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Psychedelic drugs may be helpful in addressing anorexia: UCSD study

UC San Diego researchers Dr. Walter Kaye (left) and Stephanie Knatz-Peck (right) sit in a conference room at UCSD's Eating Disorders Center, August 1, 2023.
Matt Bowler
UC San Diego researchers Dr. Walter Kaye (left) and Stephanie Knatz Peck (right) sit in a conference room at UCSD's Eating Disorders Center, August 1, 2023.

Psychedelic drugs may help address eating disorders, according to new research from UC San Diego (UCSD) that saw patients taking a synthetic version of the drug found in mushrooms.

Psilocybin is the hallucinogen found in some mushrooms that temporarily alters someone’s consciousness. Past research has shown promise in the drug helping people with depression, alcoholism and post-traumatic stress disorder. A UCSD study published in Nature said it could also help people with anorexia nervosa. The condition causes people to substantially reduce their food intake and have a distorted view of  their body.

"We really don’t have treatments that treat from the inside out — that reverse core psychological symptoms," said Stephanie Knatz Peck, a psychologist and UCSD professor who worked on the study.


Knatz Peck said because there are no proven treatments, anorexia can be deadly and patients are looking for answers.

"I’ve treated enough people with anorexia to know that there’s a desperation there," Knatz Peck said. "When you’ve tried the same treatment four times or you’ve been in the hospital five times or been in a day treatment program seven times — you want something new and different."

Knatz Peck and Dr. Walter Kaye from UC San Diego’s Eating Disorders Center decided to try something new. They gave a high dose of synthetic psilocybin to 10 people to see if a psychedelic trip combined with supportive therapy could change the way they thought about themselves.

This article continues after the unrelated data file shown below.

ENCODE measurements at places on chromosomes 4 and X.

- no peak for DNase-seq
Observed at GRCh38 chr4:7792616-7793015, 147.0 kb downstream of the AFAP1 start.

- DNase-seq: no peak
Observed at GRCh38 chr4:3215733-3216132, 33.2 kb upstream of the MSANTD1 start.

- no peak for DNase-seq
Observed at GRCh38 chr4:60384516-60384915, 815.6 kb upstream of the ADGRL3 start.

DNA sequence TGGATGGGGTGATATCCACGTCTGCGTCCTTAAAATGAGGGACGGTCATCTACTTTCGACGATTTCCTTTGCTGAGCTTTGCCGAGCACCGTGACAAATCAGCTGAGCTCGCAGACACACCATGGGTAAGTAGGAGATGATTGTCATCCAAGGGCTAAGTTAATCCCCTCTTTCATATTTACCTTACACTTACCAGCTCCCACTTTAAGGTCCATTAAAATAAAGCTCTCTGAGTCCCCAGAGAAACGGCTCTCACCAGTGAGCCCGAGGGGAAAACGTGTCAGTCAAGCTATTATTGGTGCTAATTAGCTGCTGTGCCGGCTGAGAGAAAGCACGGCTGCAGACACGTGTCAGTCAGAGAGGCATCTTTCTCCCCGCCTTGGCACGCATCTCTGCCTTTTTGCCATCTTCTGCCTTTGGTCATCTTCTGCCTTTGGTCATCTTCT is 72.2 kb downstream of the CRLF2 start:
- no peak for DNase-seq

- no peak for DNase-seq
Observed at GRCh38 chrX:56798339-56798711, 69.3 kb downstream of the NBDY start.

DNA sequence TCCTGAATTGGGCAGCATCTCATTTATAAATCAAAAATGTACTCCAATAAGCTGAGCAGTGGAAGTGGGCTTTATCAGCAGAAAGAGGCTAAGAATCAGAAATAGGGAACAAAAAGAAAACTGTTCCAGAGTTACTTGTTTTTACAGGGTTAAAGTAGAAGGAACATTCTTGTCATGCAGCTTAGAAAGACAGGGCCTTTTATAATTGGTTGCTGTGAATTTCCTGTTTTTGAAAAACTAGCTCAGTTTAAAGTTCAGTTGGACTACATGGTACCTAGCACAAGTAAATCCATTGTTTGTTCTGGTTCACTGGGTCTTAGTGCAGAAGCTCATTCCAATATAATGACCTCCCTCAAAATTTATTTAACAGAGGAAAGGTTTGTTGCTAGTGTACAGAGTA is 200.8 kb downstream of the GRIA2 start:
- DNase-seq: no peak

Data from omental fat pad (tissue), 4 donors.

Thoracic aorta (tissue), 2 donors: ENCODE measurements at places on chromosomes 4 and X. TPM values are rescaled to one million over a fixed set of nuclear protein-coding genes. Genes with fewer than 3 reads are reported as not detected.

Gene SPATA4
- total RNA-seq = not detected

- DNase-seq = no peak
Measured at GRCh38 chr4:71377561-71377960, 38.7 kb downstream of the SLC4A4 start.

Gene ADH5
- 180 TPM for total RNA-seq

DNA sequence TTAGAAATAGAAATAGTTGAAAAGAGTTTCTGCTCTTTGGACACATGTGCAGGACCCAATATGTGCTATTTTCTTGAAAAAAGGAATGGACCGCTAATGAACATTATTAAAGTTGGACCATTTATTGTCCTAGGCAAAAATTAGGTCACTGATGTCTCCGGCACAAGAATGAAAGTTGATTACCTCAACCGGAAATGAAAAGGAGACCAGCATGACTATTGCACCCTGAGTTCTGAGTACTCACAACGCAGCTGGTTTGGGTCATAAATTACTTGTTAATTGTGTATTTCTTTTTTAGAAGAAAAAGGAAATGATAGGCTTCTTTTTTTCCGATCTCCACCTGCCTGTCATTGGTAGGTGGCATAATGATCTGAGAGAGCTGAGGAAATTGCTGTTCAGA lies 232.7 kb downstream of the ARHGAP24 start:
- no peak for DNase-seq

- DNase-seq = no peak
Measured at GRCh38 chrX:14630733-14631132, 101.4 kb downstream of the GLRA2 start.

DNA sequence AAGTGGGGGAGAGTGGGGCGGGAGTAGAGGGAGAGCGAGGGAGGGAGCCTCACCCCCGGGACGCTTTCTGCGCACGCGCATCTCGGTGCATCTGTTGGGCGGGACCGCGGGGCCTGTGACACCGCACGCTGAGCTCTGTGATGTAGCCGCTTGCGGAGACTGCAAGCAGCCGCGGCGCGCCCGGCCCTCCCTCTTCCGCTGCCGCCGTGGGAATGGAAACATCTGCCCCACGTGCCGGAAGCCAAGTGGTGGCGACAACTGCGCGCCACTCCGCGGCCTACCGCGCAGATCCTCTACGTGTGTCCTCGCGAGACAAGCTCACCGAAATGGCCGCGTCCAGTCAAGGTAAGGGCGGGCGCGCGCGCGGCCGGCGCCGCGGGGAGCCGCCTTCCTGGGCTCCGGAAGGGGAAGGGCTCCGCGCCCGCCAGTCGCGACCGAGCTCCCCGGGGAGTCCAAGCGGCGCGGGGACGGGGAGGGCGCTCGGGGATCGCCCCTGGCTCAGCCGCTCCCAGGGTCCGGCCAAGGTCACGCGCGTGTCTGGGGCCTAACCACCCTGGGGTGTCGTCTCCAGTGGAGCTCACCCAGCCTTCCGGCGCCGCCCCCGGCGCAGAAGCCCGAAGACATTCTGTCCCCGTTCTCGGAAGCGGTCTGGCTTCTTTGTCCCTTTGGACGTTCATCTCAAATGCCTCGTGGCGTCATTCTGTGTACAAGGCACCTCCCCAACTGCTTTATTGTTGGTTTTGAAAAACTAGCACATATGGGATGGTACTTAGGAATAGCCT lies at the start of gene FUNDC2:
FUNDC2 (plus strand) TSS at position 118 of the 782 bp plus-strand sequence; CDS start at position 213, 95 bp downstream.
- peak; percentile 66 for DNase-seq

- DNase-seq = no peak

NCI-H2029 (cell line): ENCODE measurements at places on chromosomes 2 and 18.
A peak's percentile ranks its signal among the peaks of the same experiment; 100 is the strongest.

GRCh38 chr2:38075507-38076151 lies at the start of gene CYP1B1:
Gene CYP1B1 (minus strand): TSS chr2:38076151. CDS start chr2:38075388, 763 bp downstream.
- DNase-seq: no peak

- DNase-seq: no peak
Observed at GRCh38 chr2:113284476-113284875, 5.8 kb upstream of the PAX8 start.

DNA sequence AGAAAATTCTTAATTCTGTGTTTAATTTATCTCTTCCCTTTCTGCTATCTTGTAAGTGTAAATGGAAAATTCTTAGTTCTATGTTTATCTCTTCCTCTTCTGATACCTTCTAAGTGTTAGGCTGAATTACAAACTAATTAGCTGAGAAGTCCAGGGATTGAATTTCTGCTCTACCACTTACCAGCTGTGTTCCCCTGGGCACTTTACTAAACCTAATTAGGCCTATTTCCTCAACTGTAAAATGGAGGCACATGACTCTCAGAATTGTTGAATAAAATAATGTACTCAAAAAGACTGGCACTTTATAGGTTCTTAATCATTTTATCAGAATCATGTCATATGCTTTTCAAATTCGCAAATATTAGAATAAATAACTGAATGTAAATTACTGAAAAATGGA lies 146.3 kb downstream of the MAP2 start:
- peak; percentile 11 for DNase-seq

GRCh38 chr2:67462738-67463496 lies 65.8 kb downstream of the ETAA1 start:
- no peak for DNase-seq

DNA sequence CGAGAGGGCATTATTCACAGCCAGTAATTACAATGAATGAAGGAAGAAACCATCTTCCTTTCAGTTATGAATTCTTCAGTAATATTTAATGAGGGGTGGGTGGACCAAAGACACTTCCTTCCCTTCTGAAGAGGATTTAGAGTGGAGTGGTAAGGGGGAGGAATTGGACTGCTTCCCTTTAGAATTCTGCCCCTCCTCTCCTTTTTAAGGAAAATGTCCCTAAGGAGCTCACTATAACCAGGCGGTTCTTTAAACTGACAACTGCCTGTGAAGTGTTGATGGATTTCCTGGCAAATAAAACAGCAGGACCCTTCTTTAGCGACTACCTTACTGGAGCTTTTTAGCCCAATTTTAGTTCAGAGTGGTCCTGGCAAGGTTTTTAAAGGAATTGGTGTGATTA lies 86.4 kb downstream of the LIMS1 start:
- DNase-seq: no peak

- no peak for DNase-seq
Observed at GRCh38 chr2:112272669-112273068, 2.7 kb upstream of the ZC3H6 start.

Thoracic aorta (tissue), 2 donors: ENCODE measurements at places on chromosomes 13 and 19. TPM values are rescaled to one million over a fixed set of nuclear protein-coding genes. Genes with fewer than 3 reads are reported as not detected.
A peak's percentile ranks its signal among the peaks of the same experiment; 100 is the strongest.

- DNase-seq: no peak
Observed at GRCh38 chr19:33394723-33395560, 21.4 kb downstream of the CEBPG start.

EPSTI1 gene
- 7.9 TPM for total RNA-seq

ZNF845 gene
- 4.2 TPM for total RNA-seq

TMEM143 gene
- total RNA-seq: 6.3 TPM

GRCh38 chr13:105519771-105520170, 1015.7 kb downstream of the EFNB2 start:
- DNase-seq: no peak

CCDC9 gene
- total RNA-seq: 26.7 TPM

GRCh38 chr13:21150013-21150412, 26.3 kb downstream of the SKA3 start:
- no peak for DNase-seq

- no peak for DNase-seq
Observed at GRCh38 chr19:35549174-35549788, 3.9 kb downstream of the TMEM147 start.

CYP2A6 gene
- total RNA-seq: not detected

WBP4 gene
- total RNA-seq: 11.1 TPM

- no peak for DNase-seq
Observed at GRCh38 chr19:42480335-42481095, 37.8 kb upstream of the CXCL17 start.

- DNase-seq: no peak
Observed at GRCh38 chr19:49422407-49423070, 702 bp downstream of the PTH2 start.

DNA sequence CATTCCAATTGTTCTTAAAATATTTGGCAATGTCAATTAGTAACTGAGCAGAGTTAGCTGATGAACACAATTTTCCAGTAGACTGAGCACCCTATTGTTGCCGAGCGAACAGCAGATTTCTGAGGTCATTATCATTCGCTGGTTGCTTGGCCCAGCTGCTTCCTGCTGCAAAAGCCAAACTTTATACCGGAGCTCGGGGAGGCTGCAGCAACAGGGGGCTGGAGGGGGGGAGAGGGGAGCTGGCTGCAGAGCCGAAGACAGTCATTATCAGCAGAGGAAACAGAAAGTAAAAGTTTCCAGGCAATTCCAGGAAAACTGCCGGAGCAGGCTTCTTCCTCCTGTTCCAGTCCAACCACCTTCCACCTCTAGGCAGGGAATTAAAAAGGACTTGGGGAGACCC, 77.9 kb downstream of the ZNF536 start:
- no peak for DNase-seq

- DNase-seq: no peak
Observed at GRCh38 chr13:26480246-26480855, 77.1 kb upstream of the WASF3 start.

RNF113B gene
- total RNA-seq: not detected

"You’d see us encouraging people to put on eyeshades, headphones with music and just be with memories that come up, emotions that come up, and really focus on the inward not the outward," Knatz Peck said describing how peoples' 'trip' went. "Lots of people came out of the experience saying like, 'I spent so much time and energy thinking that my whole self worth was based on what I looked like or needing to be this weight otherwise I was worthless, and I have this reprioritization of what’s important for me — that’s not my full identity.'"

Four out of the 10 study participants showed significant drops in their eating disorder symptoms and the trend continued after three months.


"We’re not actually saying, 'Oh you have to eat — this is the way we’re getting you better,'" Knatz Peck said. "It’s more like how can we help your brain change in a way that might make it easier to change."

The study did not find a statistically significant effect on participants' body max index (BMI), but the psychological results were encouraging. 

"More research is needed to replicate (the study) in a larger, controlled trial, but that’s a really promising finding compared to what we currently have available for people," Knatz Peck said.

Kaye said one goal of the study was to see if psilocybin was safe for patients diagnosed with anorexia. He said it generally was — with some reporting minor side effects. Psilocybin is illegal in U.S. so special licenses had to be obtained for this research. Kaye is hoping the FDA will soon allow easier access for similar studies.

"I think this is promising enough that — I’ve been doing this for many years and we haven’t found much that (has) really changed thinking in people with anorexia," Kaye said.

Researchers said it was unclear during the early stages if one trip with supportive therapy was enough to make a lasting impact. Nine out of 10 people said they felt one dose was not enough. Researchers are currently part of a larger trial to find some of those answers, and they are looking for more participants.